A Developers introduction to BackgroundWorker Component in .NET 2.0
Intended Readers: Persons having basic knowledge of
multithreading, events and delegates
Platform: .NET 2.0
During the design of applications we often encounter problems in which
multithreading or background processing is the appropriate solution. Tasks such
as remote method invocation, File transfers, and database transactions are
.NET gives us a class called System.Threading.Thread for playing with
background tasks, worker threads etc. Primary thread of application is
responsible for creating the worker thread and controls its execution with
methods such as suspend, resume etc. This approach has some draw backs such as
- Threading logic is tightly coupled with application
logic, results in-efficient design and less maintainability.
- Progress tracking was very difficult and normally
shared variables are used for keeping track of amount of work completed by
the child thread.
- In order to notify the completion of task, worker
thread calls on or more methods of parent class and if parent class method
contain any UI access statement then system will through an exception
because controls of thread cannot be access by other.
might be wondering that isn’t Thread Pooling a proper solution, although it
shields the thread manipulation logic from the application logic but it is
designed specifically for waitable objects and it doesn’t contain the
completion notification or progress tracking mechanism so what’s next? More here
Instead of managing threads and delegates, .NET framework 2.0 introduces a
new component System.ComponentModel.BackgroundWorker
which provides high level and event based access to the background tasks and
threads. From developers point of view its only a component which some
properties, methods and events and we are not concerned with thread management,
progress tracking or completion notification since all is automatically managed
by the component with the help of events and methods (hmmmm Sounds cool).
The process of using BackgroundWorker is quite simple i.e.
- Drag the component from toolbox
- Add the event handler for DoWork event, this is
- Call one or more methods to notify the progress of
- Add the event handler for RunWorkerCompleted, means
end of tasks.
Simple and quick?
Before looking at the proper example of BackgroundWorker, let’s discuss some of
the interested members of it.
- DoWork (Event) Occurs when RunWorkerAsync
method is called, handler of this event act as background thread.
- ProgressChanged (Event) Occurs when worker thread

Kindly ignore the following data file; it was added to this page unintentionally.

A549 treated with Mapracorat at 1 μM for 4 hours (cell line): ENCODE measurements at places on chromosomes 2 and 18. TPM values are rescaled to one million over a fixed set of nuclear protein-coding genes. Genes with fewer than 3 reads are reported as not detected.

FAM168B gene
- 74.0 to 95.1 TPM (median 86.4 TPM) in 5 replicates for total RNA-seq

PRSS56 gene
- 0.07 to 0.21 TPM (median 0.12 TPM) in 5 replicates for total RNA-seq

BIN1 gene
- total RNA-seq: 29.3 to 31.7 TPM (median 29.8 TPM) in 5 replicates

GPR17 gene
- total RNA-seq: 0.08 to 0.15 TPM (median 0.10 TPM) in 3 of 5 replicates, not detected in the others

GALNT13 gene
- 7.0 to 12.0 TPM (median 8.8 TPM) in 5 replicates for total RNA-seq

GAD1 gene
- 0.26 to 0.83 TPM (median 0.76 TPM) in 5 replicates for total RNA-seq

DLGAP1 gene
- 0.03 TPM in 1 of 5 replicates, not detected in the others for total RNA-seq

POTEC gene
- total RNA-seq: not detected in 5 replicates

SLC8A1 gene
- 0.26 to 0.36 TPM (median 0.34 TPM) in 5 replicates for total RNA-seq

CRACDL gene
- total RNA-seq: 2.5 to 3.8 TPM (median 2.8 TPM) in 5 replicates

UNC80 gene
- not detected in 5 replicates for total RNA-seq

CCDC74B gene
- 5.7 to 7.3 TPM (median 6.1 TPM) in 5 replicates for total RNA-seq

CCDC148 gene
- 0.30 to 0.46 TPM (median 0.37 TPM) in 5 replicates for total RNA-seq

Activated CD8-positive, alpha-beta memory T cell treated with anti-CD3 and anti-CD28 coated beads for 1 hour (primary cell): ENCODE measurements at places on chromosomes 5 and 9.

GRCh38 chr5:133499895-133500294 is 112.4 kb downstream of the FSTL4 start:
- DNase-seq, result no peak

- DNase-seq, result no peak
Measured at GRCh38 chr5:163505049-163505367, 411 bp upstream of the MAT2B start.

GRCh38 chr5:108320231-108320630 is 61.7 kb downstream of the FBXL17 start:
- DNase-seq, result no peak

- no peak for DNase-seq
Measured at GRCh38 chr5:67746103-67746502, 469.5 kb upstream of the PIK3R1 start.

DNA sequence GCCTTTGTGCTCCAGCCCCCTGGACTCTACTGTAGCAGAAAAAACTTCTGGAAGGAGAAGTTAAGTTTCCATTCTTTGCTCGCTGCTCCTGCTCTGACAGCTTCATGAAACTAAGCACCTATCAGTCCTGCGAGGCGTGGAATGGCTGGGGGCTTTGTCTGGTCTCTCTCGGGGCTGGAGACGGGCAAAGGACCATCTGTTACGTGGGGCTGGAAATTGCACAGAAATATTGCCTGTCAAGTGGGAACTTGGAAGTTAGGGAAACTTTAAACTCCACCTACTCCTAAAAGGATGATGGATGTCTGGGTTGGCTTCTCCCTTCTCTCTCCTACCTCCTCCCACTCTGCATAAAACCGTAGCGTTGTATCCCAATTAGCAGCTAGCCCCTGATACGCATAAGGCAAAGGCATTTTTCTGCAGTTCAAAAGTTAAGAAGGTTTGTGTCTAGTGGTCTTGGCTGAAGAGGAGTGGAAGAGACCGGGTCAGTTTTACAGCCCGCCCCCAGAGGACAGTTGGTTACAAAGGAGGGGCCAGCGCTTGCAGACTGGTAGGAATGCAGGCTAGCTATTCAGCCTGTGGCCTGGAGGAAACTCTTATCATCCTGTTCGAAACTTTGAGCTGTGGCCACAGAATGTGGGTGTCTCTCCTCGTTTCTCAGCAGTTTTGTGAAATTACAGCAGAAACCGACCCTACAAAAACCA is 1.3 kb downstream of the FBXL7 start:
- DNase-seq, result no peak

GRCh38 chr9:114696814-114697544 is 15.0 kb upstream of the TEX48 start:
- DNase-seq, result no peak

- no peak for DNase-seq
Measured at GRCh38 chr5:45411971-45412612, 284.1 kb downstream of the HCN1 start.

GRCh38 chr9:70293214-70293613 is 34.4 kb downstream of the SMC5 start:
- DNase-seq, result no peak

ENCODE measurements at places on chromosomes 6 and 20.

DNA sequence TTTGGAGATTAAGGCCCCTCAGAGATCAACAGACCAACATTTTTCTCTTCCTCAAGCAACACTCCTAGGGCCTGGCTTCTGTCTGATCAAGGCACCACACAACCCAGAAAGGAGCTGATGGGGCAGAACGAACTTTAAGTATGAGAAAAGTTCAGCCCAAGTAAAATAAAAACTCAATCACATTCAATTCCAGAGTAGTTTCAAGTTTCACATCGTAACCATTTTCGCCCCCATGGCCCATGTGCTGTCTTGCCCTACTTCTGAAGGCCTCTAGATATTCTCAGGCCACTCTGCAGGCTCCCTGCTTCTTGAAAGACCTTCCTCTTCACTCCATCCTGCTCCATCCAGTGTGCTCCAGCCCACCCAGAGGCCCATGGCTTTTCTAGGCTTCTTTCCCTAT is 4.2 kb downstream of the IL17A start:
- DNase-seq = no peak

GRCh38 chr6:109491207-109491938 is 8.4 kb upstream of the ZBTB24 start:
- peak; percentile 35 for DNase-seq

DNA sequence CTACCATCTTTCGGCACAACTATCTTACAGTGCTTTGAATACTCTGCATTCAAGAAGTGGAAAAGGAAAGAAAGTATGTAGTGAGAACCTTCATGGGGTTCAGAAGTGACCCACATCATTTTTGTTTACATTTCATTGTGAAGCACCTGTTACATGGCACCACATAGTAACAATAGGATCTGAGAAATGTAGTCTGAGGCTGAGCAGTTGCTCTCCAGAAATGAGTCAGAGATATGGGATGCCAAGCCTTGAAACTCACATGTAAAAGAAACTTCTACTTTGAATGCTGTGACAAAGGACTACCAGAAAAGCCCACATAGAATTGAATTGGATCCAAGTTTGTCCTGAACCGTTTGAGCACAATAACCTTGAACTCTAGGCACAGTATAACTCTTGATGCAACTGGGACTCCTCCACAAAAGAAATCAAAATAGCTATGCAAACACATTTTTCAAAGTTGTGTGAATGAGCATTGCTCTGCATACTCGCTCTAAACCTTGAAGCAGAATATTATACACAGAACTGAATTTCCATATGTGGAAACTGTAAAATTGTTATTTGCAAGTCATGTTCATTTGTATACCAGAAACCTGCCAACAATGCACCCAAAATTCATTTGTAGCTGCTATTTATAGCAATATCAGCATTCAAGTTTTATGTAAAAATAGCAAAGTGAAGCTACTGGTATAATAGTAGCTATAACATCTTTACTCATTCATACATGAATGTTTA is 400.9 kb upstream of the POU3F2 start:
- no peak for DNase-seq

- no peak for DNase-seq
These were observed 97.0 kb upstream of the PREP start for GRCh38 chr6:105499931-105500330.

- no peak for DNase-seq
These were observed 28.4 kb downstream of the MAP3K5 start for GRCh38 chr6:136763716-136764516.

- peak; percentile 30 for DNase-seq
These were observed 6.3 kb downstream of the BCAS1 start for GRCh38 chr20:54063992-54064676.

calls ReportProgress method. This event gets chance to the main thread to
determine the progress of tasks.
- RunWorkerCompleted (Event) Occurs when the background
operation has completed, has been canceled, or has raised an exception all
the finishing logic will be included in the handler of this event.
- CancelAsync (Method) Requests cancellation of a
pending background operation after cancellation of tasks
RunWorkerCompleted event will raise. This is normally called by the Parent
- ReportProgress (Method) Raises the ProgressChanged
event, normally called by the component it self to inform the parent
thread about the progress.
- RunWorkerAsync (Method) Starts execution of a
background operation by raising DoWork event.
Component in Action
The following demonstrate the use of BackgroundWorker
component, here background tasks takes ten seconds, and after every second it
informs the progress to the main thread. In the end main thread display message
box to inform the user.
Create Windows application in Visual Studio 2005 and add
- Button, starts the background task
- TextBox, which display progress of
- BackgroundWorker component
Following is the code for the
public partial class Form1 : Form
private void button1_Click(object
sender, EventArgs e)
// by default progress notification
// starts the background task
private void backgroundWorker1_DoWork_1(object sender, DoWorkEventArgs
(int a = 1; a <= 10; a++)
// report progress to the main
private void ProgressChanged(object
sender, ProgressChangedEventArgs e)
// update UI
private void WorkCompleted(object
sender, RunWorkerCompletedEventArgs e)
Advantage of BackgroundWorker
- Less effort on behalf of thread management.
- High level, event based multi-threading.
- Simple and efficient code.
- Support of multiple tasks in one
component, since DoWork is an event we can attach multiple handlers for it
and thread will call each and every handler from the context of worker
- Since event handlers can be attached or detached at
runtime, and background task is actually an event handler, this means we
can dynamic attach or detach the task (isn’t it cool).
- Support of progress notifications, worker thread can
notify the parent about the percentage of task completed, by firing an
event. Progress handlers can be multiple as well.
provides high level and event based support for creating the background tasks
without involving into the threading issues. It also provides progress
notification for the parent thread which was never there before. One instance
of component also supports multiple tasks as well, and can be changed at
runtime all we need to do is attach an event handler for the DoWork event. Use
of BackgroundWorker component simplifies and improves the overall design of the
application and most important very quickly.
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